Whether you’re new to New Orleans or have lived here your whole life, you’ve likely heard the city lovingly called a few different names. The city has a wide array of nicknames, ranging from more popular variants like The Big Easy and Crescent City to some you may have only heard once, like The Paris of the South and Crawfish Town. From something well-known to the most obscure, each and every one of New Orleans’s nicknames has its own unique origins.
The Big Easy
No one is quite sure exactly why New Orleans was nicknamed The Big Easy. Many people hotly contest this nickname’s origins. Some believe the name comes from The Big Easy Dance Hall, in operation in the early 1900s until it burned down. The Big Easy may also refer to black entertainers having an easier time landing gigs in New Orleans than other southern locales in the 19th century.
Whatever its origins, some think the nickname refers to the slower pace of life in New Orleans and the city’s somewhat loose morals. The term became popularized in the latter half of the 19th century when James Conway wrote his crime novel, “The Big Easy,” and Betty Guillaud of The Times-Picayune began using the phrase in the 1970s and 80s. You might even know “The Big Easy” from the 1986 movie of the same name.
If you’ve ever seen an aerial view of New Orleans, you know why it’s called the Crescent City. The Mississippi River curves right around the city of New Orleans in the shape of a crescent!
Joseph Holt Ingraham first coined the nickname in his 1835 book. “I have termed New Orleans the crescent city in one of my letters from its being built around the segment of a circle formed by a graceful curve of the river at this place.”
Birthplace of Jazz
Home of the infamous Jazz Fest, it is only fitting that New Orleans be known as the Birthplace of Jazz. In 1919, the Times-Picayune referred to the city as the Birthplace of Jazz, giving it the nickname that has stuck for more than 100 years- and rightfully so!
It is thought that jazz originated in New Orleans in the late 1890s, though it wouldn’t get its name until several decades later. New Orleans has been home to such jazz legends as Louis Armstrong, Louis Prima, and King Oliver.
City That Care Forgot
Although this nickname might seem like an insult, it’s actually meant to exemplify that New Orleans is free from care. “The City Care Forgot” became the St. Charles Hotel’s slogan in the early 1900s and eventually evolved into “The City That Care Forgot.” This just might have been the hotel’s attempts at ensuring its customers they’d be free from all their worries and cares when visiting New Orleans.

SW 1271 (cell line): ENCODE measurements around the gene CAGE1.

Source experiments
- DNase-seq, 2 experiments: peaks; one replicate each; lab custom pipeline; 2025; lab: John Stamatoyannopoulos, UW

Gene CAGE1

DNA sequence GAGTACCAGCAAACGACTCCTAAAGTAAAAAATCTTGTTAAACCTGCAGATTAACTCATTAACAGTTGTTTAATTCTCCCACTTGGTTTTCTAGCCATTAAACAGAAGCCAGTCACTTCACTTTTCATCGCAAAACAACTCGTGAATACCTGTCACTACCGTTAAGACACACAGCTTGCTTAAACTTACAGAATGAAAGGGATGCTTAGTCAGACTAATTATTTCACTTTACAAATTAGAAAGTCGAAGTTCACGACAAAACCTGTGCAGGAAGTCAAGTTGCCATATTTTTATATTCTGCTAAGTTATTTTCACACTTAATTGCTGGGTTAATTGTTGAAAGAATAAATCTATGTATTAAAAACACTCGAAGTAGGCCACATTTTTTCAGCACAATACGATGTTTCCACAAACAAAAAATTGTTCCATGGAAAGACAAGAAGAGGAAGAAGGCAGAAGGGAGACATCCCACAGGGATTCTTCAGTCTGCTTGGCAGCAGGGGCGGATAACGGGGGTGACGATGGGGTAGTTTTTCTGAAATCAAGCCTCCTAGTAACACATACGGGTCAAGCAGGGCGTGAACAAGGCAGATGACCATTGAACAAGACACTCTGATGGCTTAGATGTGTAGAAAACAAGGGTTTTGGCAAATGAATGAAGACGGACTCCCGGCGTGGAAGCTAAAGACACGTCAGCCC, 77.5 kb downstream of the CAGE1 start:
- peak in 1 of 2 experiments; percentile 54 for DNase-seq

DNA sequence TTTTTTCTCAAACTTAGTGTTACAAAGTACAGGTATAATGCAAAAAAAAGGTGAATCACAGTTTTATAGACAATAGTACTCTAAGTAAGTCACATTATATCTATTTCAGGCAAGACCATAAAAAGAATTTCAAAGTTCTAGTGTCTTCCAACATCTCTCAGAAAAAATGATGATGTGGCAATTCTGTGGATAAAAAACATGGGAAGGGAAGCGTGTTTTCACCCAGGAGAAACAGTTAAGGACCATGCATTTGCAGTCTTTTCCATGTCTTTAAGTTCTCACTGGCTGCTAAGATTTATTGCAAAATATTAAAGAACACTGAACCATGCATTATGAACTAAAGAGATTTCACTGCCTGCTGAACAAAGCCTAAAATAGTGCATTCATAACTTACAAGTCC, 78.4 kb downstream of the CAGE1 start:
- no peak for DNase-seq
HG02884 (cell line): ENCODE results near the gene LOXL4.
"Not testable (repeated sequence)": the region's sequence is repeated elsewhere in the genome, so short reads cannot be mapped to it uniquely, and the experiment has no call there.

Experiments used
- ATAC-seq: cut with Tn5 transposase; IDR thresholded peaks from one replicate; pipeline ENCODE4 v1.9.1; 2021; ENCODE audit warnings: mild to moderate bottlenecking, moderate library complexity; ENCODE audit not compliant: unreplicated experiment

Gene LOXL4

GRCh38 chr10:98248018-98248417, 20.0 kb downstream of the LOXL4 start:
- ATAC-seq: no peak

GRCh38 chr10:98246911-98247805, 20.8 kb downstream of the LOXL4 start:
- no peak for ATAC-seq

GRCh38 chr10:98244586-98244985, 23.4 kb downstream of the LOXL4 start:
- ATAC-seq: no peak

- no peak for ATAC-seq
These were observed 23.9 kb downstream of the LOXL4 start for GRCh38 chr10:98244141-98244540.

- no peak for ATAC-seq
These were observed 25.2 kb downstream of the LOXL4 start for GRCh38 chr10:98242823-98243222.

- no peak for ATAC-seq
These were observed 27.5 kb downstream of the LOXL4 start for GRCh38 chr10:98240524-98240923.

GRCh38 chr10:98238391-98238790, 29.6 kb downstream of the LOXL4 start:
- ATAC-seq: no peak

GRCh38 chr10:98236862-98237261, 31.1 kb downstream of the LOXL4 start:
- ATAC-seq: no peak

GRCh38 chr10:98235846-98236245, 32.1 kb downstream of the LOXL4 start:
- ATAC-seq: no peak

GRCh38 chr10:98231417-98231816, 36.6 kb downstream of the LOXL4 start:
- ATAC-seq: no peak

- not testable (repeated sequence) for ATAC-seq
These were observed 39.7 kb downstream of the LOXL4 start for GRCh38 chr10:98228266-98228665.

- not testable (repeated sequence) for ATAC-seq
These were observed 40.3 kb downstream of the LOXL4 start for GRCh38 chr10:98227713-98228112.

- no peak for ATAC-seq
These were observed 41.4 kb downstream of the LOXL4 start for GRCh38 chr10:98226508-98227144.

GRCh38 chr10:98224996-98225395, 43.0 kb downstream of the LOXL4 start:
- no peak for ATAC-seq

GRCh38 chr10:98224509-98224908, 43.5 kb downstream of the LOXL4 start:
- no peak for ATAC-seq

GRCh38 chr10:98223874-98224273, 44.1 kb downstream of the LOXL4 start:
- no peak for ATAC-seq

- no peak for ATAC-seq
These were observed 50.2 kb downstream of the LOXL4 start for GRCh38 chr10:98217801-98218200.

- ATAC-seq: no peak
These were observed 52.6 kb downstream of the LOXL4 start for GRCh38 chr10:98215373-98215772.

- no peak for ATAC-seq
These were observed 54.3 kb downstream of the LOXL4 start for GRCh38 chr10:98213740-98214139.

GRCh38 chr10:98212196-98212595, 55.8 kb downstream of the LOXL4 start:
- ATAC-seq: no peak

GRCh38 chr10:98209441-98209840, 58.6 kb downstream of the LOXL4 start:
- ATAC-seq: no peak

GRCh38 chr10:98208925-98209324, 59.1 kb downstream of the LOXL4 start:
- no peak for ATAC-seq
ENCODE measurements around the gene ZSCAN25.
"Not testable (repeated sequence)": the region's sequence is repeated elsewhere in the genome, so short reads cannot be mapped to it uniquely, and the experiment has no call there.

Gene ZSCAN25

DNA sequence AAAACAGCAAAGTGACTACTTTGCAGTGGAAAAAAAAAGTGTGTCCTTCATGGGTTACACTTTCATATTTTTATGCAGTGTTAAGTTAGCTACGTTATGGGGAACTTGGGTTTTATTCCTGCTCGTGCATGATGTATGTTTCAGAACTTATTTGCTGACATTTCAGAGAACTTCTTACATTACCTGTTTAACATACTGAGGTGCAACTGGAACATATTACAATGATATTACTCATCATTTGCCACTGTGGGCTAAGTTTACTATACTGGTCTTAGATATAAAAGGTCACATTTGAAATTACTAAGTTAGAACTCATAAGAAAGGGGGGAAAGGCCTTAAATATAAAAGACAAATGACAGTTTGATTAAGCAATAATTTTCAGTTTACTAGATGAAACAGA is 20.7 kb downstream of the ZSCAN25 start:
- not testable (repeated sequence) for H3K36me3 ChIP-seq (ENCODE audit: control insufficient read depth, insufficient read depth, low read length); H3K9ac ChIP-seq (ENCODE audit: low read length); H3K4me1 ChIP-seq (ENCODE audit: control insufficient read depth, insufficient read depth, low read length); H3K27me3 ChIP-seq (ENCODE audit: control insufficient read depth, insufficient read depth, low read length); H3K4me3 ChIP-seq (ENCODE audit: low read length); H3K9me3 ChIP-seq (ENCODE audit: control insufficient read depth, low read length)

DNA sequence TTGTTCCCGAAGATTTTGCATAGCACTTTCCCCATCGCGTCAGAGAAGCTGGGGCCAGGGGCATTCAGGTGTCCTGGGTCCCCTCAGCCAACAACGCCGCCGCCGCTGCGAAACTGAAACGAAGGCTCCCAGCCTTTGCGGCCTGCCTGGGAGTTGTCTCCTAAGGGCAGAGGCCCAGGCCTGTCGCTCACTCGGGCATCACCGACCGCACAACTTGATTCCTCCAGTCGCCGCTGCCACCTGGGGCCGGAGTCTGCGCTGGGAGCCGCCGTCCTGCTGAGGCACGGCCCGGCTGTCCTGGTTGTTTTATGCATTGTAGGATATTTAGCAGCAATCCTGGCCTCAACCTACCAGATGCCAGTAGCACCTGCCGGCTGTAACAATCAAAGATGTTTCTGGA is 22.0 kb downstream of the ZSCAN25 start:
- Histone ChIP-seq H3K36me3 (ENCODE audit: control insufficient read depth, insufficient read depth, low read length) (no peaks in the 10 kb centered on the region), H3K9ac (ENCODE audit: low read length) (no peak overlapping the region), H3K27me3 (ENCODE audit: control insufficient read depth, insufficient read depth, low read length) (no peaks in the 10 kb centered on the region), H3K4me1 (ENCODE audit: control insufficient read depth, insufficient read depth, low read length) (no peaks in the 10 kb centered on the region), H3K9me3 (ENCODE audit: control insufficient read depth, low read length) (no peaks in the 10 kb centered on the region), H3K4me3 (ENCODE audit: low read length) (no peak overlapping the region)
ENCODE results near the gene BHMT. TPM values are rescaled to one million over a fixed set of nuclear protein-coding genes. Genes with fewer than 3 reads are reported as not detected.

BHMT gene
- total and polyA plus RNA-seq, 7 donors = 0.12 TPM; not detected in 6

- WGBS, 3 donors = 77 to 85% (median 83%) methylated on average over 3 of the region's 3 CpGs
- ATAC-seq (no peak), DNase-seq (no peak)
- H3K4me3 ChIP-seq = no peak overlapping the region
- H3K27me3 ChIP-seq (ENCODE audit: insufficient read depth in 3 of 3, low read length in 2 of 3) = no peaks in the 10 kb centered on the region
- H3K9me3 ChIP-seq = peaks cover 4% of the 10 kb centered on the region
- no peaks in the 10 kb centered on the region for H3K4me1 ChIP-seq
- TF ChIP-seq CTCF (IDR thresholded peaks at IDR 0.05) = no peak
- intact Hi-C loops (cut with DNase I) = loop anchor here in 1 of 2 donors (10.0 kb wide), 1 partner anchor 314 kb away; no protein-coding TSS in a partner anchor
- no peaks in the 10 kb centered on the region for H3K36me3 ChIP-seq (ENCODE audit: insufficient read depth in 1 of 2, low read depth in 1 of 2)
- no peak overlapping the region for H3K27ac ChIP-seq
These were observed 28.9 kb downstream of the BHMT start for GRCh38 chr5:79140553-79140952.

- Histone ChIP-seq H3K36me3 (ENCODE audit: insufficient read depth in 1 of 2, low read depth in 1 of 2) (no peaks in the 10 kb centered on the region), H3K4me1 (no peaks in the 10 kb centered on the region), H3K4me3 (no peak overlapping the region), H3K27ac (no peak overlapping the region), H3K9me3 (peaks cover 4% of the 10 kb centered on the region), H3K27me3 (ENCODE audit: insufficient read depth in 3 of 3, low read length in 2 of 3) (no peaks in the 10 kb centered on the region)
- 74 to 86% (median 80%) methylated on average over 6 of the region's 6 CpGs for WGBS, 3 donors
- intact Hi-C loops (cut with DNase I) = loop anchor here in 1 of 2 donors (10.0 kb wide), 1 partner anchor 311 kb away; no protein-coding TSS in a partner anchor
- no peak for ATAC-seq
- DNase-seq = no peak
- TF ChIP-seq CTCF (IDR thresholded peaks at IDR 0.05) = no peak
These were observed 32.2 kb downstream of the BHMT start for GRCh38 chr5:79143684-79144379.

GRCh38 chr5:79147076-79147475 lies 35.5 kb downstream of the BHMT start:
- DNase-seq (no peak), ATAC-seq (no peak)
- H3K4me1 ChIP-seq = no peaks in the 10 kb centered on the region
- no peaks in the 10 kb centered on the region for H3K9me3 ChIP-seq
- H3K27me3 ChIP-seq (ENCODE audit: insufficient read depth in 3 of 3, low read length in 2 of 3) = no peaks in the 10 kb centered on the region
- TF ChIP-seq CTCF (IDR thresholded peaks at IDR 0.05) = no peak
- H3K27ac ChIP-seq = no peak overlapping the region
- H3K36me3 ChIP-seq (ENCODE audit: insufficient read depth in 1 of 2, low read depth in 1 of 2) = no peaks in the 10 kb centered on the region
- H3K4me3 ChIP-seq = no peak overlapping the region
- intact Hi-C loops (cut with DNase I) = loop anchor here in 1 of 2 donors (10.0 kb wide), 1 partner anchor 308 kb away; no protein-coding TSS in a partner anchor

The Hollywood South
Prior to 2015, New Orleans offered a film tax credit to filmmakers looking to film in the city. This caused the movie business in New Orleans to boom for a time. Though Atlanta seems to have surpassed New Orleans as the Hollywood of the South, many still lovingly refer to New Orleans as such.
Maybe you mispronounced the city name your first time here, and no local had the heart to tell you New Orleans was actually two words. While often a touristy nickname, N’awlins was coined by Frank Davis, late New Orleans TV and radio star. He signed off all his stories with the tagline, “Naturally N’awlins.”
You may know of New Orleans’s delicious seafood offerings, like seafood gumbo and crawfish étoufée, but did you know that you can sometimes catch crawfish in the street? In the early 1900s, you could find The Daily Picayune reporting on children catching crawfish in the gutters below Canal Street, hence the nickname “Crawfish Town.”
The Paris of the South
Although, nowadays, people don’t as frequently refer to New Orleans as “The Paris of the South,” the French founded the city in 1718, naming it after the Duke of Orleans. Today, the French Quarter has many remnants of the original French architecture and ambiance.
Whatever you call New Orleans, make sure to call it home for a few days the next time you find yourself on a trip through the South. We’re ready to welcome you with warm hospitality and the ultimate in comfort!